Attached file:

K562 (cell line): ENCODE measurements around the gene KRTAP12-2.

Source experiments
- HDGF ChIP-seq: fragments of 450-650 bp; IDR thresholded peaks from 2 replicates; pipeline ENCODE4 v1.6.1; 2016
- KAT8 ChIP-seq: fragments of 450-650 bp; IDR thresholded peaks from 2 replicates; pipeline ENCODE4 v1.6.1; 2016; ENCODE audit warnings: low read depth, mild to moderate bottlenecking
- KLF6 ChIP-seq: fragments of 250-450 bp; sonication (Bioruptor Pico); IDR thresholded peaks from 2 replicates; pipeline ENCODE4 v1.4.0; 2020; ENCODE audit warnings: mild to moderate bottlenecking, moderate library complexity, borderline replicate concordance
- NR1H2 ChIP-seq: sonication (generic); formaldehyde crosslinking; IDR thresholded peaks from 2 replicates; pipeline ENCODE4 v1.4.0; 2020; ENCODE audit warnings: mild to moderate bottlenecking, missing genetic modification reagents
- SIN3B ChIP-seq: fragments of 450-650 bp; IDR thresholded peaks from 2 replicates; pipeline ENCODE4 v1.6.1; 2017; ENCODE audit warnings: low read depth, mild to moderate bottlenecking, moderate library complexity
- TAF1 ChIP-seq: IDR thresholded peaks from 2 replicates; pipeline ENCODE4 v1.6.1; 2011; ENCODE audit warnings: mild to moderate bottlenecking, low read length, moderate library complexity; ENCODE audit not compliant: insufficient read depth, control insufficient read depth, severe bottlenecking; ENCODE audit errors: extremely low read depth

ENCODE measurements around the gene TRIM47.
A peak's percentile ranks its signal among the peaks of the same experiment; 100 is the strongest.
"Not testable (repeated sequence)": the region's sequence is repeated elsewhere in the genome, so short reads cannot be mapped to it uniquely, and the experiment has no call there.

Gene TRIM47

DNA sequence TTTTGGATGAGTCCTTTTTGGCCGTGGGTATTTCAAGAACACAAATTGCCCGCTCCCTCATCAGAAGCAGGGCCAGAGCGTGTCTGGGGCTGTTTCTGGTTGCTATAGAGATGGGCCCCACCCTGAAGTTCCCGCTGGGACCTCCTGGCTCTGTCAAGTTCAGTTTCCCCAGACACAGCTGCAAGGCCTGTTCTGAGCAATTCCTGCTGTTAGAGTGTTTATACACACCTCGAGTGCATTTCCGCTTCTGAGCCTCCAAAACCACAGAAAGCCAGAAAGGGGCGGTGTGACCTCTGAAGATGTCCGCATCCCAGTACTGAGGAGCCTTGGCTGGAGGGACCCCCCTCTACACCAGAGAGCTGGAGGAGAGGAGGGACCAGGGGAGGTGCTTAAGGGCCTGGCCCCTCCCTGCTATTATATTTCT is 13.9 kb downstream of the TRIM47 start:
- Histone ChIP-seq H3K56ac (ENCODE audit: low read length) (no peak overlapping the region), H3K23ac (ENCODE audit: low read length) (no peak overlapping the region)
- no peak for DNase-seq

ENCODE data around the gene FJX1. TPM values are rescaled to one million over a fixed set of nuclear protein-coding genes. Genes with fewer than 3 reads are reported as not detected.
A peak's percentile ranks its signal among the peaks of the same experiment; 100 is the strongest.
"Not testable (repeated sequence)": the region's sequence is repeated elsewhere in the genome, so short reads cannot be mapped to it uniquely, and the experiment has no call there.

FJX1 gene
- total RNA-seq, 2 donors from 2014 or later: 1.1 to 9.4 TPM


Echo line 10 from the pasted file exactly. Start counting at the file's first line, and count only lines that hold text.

A peak's percentile ranks its signal among the peaks of the same experiment; 100 is the strongest.